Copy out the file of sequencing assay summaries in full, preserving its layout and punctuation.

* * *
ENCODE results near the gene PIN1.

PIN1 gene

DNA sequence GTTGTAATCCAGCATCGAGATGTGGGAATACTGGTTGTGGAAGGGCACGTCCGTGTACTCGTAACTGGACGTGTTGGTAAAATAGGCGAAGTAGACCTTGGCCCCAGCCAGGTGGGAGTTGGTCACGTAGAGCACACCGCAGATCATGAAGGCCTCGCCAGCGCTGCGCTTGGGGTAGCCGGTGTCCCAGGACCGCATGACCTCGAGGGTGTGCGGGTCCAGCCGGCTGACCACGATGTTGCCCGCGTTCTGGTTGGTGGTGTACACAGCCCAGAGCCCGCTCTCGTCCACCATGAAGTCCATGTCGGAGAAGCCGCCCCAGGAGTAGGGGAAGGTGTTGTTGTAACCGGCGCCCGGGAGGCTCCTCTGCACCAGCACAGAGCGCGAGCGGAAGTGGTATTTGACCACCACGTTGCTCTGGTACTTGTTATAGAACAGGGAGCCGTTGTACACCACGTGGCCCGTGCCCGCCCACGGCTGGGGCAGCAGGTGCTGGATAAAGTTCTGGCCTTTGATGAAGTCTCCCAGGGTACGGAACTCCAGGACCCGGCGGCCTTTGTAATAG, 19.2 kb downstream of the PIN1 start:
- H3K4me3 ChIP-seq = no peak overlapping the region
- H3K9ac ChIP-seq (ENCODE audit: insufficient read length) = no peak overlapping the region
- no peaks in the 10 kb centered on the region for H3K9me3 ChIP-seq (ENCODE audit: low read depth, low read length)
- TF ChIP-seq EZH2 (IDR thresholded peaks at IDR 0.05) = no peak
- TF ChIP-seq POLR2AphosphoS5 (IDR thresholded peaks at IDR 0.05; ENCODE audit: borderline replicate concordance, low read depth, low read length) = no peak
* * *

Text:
ENCODE results near the gene PIN1.

PIN1 gene

DNA sequence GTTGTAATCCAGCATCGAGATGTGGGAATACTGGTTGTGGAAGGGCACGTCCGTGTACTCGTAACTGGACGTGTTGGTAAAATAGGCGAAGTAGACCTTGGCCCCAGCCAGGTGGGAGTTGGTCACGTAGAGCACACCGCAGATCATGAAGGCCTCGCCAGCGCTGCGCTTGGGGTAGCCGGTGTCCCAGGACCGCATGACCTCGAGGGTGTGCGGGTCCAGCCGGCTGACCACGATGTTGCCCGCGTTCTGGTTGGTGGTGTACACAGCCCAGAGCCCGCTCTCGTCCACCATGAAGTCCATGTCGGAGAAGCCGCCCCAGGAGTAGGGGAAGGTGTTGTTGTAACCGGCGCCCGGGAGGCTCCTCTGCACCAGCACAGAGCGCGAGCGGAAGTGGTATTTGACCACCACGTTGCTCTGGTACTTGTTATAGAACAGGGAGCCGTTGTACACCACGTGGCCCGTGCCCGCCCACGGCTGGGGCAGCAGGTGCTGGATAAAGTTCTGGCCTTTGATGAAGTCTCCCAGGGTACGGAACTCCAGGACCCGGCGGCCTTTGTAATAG, 19.2 kb downstream of the PIN1 start:
- H3K4me3 ChIP-seq = no peak overlapping the region
- H3K9ac ChIP-seq (ENCODE audit: insufficient read length) = no peak overlapping the region
- no peaks in the 10 kb centered on the region for H3K9me3 ChIP-seq (ENCODE audit: low read depth, low read length)
- TF ChIP-seq EZH2 (IDR thresholded peaks at IDR 0.05) = no peak
- TF ChIP-seq POLR2AphosphoS5 (IDR thresholded peaks at IDR 0.05; ENCODE audit: borderline replicate concordance, low read depth, low read length) = no peak